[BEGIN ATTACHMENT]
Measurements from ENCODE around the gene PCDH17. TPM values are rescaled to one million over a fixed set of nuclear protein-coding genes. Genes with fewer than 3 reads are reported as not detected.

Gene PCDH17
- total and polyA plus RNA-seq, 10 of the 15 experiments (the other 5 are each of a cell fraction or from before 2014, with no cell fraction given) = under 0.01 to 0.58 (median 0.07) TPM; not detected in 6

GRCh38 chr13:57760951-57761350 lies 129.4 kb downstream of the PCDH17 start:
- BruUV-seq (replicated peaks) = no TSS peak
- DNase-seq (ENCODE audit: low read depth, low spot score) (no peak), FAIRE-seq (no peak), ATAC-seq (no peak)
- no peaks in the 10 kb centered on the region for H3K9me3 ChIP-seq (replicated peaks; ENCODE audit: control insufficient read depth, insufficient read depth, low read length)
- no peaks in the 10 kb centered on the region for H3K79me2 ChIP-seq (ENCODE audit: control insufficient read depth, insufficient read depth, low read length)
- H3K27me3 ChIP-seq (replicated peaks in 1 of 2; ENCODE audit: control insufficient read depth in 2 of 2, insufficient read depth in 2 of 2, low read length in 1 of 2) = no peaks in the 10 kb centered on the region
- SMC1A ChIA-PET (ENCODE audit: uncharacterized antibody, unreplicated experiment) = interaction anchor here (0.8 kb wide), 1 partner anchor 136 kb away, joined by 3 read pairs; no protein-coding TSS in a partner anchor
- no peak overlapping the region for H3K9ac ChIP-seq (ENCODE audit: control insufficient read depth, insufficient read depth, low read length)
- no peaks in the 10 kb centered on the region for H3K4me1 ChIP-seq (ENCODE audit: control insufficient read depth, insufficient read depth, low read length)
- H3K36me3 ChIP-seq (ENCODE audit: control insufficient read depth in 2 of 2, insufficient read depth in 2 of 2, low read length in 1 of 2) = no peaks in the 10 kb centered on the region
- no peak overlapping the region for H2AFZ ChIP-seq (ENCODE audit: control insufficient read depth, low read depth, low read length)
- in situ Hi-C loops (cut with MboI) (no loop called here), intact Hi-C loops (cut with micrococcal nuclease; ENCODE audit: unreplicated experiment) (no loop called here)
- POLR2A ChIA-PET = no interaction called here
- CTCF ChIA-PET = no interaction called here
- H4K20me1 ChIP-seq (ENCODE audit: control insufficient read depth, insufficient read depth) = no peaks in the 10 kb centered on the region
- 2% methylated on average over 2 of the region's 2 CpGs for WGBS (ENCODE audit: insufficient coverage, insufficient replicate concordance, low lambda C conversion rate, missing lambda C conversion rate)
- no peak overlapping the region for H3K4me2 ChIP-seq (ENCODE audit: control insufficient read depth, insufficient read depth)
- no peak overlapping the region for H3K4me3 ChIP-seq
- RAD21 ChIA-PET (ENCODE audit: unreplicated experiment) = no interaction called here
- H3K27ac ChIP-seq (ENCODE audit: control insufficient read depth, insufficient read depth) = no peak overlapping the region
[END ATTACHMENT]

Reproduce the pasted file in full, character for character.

Measurements from ENCODE around the gene PCDH17. TPM values are rescaled to one million over a fixed set of nuclear protein-coding genes. Genes with fewer than 3 reads are reported as not detected.

Gene PCDH17
- total and polyA plus RNA-seq, 10 of the 15 experiments (the other 5 are each of a cell fraction or from before 2014, with no cell fraction given) = under 0.01 to 0.58 (median 0.07) TPM; not detected in 6

GRCh38 chr13:57760951-57761350 lies 129.4 kb downstream of the PCDH17 start:
- BruUV-seq (replicated peaks) = no TSS peak
- DNase-seq (ENCODE audit: low read depth, low spot score) (no peak), FAIRE-seq (no peak), ATAC-seq (no peak)
- no peaks in the 10 kb centered on the region for H3K9me3 ChIP-seq (replicated peaks; ENCODE audit: control insufficient read depth, insufficient read depth, low read length)
- no peaks in the 10 kb centered on the region for H3K79me2 ChIP-seq (ENCODE audit: control insufficient read depth, insufficient read depth, low read length)
- H3K27me3 ChIP-seq (replicated peaks in 1 of 2; ENCODE audit: control insufficient read depth in 2 of 2, insufficient read depth in 2 of 2, low read length in 1 of 2) = no peaks in the 10 kb centered on the region
- SMC1A ChIA-PET (ENCODE audit: uncharacterized antibody, unreplicated experiment) = interaction anchor here (0.8 kb wide), 1 partner anchor 136 kb away, joined by 3 read pairs; no protein-coding TSS in a partner anchor
- no peak overlapping the region for H3K9ac ChIP-seq (ENCODE audit: control insufficient read depth, insufficient read depth, low read length)
- no peaks in the 10 kb centered on the region for H3K4me1 ChIP-seq (ENCODE audit: control insufficient read depth, insufficient read depth, low read length)
- H3K36me3 ChIP-seq (ENCODE audit: control insufficient read depth in 2 of 2, insufficient read depth in 2 of 2, low read length in 1 of 2) = no peaks in the 10 kb centered on the region
- no peak overlapping the region for H2AFZ ChIP-seq (ENCODE audit: control insufficient read depth, low read depth, low read length)
- in situ Hi-C loops (cut with MboI) (no loop called here), intact Hi-C loops (cut with micrococcal nuclease; ENCODE audit: unreplicated experiment) (no loop called here)
- POLR2A ChIA-PET = no interaction called here
- CTCF ChIA-PET = no interaction called here
- H4K20me1 ChIP-seq (ENCODE audit: control insufficient read depth, insufficient read depth) = no peaks in the 10 kb centered on the region
- 2% methylated on average over 2 of the region's 2 CpGs for WGBS (ENCODE audit: insufficient coverage, insufficient replicate concordance, low lambda C conversion rate, missing lambda C conversion rate)
- no peak overlapping the region for H3K4me2 ChIP-seq (ENCODE audit: control insufficient read depth, insufficient read depth)
- no peak overlapping the region for H3K4me3 ChIP-seq
- RAD21 ChIA-PET (ENCODE audit: unreplicated experiment) = no interaction called here
- H3K27ac ChIP-seq (ENCODE audit: control insufficient read depth, insufficient read depth) = no peak overlapping the region